Although Cicero's Phillipics are his most mature speeches, they have received little attention as works of oratory. On the other hand, scholars in this century have considered Cicero's attitudes toward and dependence on Demosthenes to be an issue of importance. Cecil Wooten brings together these two concerns, linking Cicero's use of Demosthenes as a model in the Phillipics to precise analyses of style, rhetorical modulation, and narrative technique. In doing so he defines and demonstrates the effectiveness of a type of oratory that he terms "the rhetoric of crisis." Characteristic of such rhetoric is the polarization of a conflict into a dichotomy between good and evil, right and wrong. The orator adopts a stance in which he is obsessed with the struggle, with victory, and with the preservation of a tradition. He defines his present crisis in terms of patterns that have appeared in the past, which means that he is likely to choose from the past a model for his own response to the crisis.In Demosthenes, Cicero found a statesman that had faced a similar political situation. Demosthenes' speeches were directed against Philip of Macedon, whose expanding empire threatened the survival of the Greek city-states. Antony posed an equally severe threat to the Roman republic, and Cicero therefore turned to Demosthenes' speeches as a model for his own. The oratory of both was forged during a period of supreme crisis, at a critical turning point in civilization."Tremendous talent," Wooten writes of this oratory, "is coupled with the instinct for survival, the most basic of human impulses, to produce a form of oratory that is characterized by extreme clarity of vision, purposefulness, vividness, and rapidity of presentation, an oratory that is clean and direct and decisive, in which the organic synthesis of content, arrangement, and style is remarkable and striking."Originally published 1983.A UNC Press Enduring Edition UNC Press Enduring Editions use the latest in digital technology to make available again books from our distinguished backlist that were previously out of print. These editions are published unaltered from the original, and are presented in affordable paperback formats, bringing readers both historical and cultural value.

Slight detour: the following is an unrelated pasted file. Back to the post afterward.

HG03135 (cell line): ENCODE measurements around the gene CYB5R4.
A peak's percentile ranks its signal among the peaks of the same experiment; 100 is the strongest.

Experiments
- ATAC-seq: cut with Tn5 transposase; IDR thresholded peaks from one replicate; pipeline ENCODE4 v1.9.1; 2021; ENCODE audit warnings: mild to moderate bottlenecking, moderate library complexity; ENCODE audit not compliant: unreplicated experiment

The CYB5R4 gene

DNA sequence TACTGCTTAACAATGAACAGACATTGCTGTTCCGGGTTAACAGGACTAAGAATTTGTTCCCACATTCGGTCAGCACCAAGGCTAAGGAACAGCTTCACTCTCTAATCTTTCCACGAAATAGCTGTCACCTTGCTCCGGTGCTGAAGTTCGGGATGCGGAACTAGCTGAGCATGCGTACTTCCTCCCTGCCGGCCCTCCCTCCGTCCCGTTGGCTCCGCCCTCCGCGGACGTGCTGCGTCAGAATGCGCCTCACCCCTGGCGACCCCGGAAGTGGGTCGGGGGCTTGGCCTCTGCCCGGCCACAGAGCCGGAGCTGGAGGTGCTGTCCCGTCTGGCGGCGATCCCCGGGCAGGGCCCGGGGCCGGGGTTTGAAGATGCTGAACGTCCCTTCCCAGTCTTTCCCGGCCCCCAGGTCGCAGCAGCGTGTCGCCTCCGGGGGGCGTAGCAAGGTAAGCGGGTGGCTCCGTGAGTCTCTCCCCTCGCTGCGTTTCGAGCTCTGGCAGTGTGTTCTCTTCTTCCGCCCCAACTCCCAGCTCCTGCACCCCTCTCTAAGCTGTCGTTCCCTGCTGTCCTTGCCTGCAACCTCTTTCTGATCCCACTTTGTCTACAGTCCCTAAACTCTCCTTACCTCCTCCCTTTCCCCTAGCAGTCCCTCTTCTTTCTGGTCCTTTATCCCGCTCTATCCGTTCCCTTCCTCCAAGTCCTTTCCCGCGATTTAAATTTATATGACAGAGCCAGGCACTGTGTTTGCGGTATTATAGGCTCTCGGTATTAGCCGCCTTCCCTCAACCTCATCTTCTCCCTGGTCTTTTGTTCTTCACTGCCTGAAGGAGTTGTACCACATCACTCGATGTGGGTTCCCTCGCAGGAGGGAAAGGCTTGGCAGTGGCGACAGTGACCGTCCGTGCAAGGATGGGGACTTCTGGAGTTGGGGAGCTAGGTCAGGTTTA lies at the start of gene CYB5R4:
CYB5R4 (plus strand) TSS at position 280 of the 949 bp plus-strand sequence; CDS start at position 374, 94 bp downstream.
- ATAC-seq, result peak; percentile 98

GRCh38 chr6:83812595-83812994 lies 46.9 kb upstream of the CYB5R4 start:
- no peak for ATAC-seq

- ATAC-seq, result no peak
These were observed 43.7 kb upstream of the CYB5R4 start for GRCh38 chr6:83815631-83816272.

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About the Author
Cecil W. Wooten is associate professor of classics at the University of North Carolina at Chapel Hill.
What People are Saying About This
Wooten knows both ancient and modern theory well, and this unusual mastery, combined with his enormous sensitivity to style and his fine gift for psychological intuition, enables him to present us with the best book on the Philippics that we have.W. R. Johnson, University of Chicago